Four years ago, Wall Street’s fraud, deception, and other risky financial behavior set off a global recession that plunged as many as 60 million people worldwide into poverty, according to figures released by the International Monetary Fund and World Bank.
This misbehavior by the world’s banking elite set off the Occupy Wall Street movement one year ago today. Tens of thousands of Americans took part in demonstrations nationwide, and many set up tent camps to protest the country’s growing economic inequality. The movement inspired not only a nation but the entire world as copycat movements sprung up globally.
But one of the central demands of the occupiers — that the Big Banks that broke the law and caused the recession be held accountable — has yet to be fulfilled. Few bankers have gone to jail for their complicity in white collar crimes (although bold progressive candidates like Elizabeth Warren are running on a pledge to prosecute these criminals).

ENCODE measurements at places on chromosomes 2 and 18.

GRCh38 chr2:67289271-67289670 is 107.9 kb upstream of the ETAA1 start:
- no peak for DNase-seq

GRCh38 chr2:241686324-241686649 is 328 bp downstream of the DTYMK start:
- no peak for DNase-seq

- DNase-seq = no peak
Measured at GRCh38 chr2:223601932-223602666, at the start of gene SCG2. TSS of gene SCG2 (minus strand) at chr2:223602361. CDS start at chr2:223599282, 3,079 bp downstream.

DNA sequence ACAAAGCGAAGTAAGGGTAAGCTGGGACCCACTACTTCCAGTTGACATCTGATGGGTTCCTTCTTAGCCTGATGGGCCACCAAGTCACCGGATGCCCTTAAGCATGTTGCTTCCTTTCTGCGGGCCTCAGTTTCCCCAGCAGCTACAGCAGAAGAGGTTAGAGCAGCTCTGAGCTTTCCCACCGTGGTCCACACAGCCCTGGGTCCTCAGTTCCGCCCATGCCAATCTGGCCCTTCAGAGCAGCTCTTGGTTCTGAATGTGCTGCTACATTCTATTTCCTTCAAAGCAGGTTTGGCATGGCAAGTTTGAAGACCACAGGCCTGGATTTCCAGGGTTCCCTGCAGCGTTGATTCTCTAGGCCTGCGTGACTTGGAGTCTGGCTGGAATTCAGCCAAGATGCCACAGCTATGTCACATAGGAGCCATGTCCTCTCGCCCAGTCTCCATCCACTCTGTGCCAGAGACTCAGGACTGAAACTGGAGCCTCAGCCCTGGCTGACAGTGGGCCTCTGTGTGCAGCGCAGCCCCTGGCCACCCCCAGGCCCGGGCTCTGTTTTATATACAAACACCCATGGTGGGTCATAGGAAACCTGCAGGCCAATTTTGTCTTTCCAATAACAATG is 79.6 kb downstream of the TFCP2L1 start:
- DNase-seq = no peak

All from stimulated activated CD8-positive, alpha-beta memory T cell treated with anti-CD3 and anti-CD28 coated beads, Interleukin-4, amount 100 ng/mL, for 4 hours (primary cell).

Yet while bankers have committed crimes while avoiding arrest, thousands of those who have demonstrated against them have been arrested. According to OccupyArrests.com, which has been tracking reports of arrests since the movement started, at least 7,435 protesters have been arrested in 120 cities nationwide.
As we arrive here at the anniversary of the Occupy Wall Street protests, let’s not forget about the justice that remains to be done and the sacrifices made by protesters who have been arrested while in the process of calling for the Big Banks to finally be held accountable.